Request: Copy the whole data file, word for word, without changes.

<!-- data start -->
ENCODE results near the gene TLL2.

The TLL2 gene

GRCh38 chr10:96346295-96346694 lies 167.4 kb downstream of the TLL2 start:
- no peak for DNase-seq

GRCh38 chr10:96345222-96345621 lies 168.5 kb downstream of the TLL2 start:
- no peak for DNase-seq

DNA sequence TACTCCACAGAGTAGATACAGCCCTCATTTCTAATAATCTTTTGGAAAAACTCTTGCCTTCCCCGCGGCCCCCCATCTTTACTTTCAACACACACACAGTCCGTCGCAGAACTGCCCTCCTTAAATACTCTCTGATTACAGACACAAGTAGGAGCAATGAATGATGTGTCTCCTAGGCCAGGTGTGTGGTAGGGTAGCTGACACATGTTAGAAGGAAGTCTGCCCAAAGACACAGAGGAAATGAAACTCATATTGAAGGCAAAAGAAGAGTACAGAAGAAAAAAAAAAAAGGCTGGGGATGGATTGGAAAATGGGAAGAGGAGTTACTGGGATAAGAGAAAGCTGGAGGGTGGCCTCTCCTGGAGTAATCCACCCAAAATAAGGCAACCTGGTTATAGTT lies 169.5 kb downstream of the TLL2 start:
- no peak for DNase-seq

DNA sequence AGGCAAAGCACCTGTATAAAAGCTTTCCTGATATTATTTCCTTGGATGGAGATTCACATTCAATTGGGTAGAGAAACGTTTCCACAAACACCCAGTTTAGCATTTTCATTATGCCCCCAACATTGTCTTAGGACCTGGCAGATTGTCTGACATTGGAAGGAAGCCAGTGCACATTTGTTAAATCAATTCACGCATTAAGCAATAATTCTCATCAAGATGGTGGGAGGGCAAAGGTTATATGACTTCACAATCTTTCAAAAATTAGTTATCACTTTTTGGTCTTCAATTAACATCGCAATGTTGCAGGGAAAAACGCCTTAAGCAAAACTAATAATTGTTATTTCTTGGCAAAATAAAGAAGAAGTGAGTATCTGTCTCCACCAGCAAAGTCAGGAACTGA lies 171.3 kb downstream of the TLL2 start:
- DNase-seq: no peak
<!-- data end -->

ENCODE results near the gene TLL2.

The TLL2 gene

GRCh38 chr10:96346295-96346694 lies 167.4 kb downstream of the TLL2 start:
- no peak for DNase-seq

GRCh38 chr10:96345222-96345621 lies 168.5 kb downstream of the TLL2 start:
- no peak for DNase-seq

DNA sequence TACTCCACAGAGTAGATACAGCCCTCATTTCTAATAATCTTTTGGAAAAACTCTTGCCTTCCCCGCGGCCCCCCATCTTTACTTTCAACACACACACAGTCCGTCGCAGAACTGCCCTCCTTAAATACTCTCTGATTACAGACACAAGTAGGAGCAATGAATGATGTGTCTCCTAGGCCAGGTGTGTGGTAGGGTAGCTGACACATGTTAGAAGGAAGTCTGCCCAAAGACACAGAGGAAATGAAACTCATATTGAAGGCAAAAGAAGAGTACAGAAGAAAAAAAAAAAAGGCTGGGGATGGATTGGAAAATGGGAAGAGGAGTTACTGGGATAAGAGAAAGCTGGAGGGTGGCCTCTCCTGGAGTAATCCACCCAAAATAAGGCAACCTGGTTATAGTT lies 169.5 kb downstream of the TLL2 start:
- no peak for DNase-seq

DNA sequence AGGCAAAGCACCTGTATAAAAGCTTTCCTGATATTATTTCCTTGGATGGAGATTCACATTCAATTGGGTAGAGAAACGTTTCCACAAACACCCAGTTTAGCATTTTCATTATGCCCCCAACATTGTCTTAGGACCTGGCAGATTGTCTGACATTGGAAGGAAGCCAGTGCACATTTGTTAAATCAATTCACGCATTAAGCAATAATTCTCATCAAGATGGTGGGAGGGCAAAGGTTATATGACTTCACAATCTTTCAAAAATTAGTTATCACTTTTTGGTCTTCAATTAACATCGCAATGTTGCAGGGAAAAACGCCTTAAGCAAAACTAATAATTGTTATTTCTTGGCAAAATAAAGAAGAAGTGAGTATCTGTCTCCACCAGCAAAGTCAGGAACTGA lies 171.3 kb downstream of the TLL2 start:
- DNase-seq: no peak